September 25, 2006

Good bits in GNOME 2.16

Author: Dmitri Popov

The GNOME Project recently released GNOME 2.16. While the latest release doesn't offer any breakthrough features, it does include a wealth of minor tweaks and improvements.

Ironically, the most intriguing improvement is the one you probably won't notice, unless you explicitly enable it. Metacity, GNOME's default window manager, now features several 3-D extensions to its composite engine. These extensions allow you to add some eye candy to your desktop by enabling window effects and different types of transparency. This feature is not enabled by default, though, and you have to compile Metacity with the --enable-compositor option to get it to work. For the time being, the new compositing effects can only be used with a handful of graphics cards.

Evolution, GNOME's email and calendaring client, has also received some candy treatment. The application now uses Cairo to spice up the overall appearance of events in the Calendar module. Each event in the calendar now has gradients and shadows (see figure 1). This is not exactly a mind-blowing improvement, but it does add more polish to the application.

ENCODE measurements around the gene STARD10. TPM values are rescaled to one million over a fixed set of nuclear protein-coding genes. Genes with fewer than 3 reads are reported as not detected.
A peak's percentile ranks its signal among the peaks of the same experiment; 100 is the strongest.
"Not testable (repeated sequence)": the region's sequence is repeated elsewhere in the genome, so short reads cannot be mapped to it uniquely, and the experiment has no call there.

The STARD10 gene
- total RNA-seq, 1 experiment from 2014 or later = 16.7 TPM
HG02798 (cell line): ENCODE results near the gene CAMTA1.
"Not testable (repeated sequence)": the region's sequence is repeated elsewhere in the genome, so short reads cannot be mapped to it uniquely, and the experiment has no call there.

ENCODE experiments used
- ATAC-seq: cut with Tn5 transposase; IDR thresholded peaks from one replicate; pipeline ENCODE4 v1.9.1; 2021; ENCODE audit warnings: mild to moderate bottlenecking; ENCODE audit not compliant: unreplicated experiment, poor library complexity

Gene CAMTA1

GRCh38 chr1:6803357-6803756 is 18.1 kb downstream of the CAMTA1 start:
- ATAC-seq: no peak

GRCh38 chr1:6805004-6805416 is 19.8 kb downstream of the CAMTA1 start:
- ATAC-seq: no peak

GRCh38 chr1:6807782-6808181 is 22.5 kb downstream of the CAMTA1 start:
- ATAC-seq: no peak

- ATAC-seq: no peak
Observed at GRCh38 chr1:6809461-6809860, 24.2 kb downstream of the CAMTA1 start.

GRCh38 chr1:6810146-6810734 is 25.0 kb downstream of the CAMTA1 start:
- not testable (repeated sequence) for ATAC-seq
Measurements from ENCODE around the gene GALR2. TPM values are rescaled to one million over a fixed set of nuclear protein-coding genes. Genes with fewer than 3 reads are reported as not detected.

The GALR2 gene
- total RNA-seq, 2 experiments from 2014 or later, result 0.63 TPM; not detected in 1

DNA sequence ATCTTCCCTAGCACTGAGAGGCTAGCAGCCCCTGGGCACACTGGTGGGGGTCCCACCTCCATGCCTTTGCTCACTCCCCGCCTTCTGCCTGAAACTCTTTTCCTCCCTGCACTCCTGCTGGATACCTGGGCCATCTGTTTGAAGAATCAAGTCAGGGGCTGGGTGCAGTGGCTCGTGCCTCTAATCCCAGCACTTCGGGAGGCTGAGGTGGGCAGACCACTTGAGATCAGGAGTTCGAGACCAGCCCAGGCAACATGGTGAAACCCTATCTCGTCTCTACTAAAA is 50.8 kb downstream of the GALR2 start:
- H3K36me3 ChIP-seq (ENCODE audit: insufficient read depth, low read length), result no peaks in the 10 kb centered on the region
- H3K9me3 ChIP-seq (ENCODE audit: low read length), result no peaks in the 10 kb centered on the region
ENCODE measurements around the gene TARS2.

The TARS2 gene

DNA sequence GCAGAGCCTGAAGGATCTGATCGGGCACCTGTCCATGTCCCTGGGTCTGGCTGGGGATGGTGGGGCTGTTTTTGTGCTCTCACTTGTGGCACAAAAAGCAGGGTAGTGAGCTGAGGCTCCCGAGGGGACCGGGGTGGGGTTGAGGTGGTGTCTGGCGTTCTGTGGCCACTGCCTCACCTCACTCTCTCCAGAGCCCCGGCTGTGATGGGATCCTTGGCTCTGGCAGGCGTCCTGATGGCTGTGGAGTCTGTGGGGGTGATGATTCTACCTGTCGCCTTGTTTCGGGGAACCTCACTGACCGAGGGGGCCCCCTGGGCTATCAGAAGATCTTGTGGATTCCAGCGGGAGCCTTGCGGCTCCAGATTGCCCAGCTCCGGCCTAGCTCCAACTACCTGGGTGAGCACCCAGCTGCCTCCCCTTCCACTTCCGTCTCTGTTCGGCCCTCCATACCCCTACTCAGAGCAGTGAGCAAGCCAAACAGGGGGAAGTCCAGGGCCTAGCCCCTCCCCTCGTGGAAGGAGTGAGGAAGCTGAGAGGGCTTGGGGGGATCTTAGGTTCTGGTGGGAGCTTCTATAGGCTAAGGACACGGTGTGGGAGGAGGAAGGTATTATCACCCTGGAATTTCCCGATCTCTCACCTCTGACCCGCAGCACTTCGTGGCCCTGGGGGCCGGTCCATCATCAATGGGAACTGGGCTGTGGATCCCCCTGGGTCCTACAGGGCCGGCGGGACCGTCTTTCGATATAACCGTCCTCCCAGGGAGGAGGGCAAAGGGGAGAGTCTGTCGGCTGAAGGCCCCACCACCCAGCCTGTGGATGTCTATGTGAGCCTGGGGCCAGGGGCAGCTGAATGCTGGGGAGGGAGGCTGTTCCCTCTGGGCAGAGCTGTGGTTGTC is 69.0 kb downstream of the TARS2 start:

Besides visual tweaks, the new release also offers several feature enhancements. GNOME's power management tool now has a new Power Information window that provides a wealth of information, including device information (battery info, change level, etc.), charge history, and power history. This information can help you to analyze battery performance, among other things.

Most users will also appreciate the addition of Baobab, a tool that helps to analyze and manage disk space (see figure 2). Baobab can scan entire filesystems or specified folders and present the disk usage graphically. It also allows you to view the contents of a folder as a graphical tree map, and using the built-in search feature you can quickly locate files from within Baobab.

While GNOME 2.16 offers many improvements, bug fixes, and GUI tweaks as well as some minor feature enhancements, the big question is whether you should upgrade right away. For most users, the answer is probably no. While you can compile the new release of GNOME from the source, it makes more sense to wait until it is rolled into your particular Linux distribution. With Ubuntu Edgy Eft around the corner, and other Linux distro upgrades in the coming month or two, there are not many reasons why you should upgrade GNOME today. And if you want to take GNOME 2.16 for a spin right now, you can grab a copy of the latest beta release of Ubuntu Edgy Eft and run it off the CD.

Dmitri Popov is a freelance writer whose articles have appeared in Russian, British, German, and Danish computer magazines.

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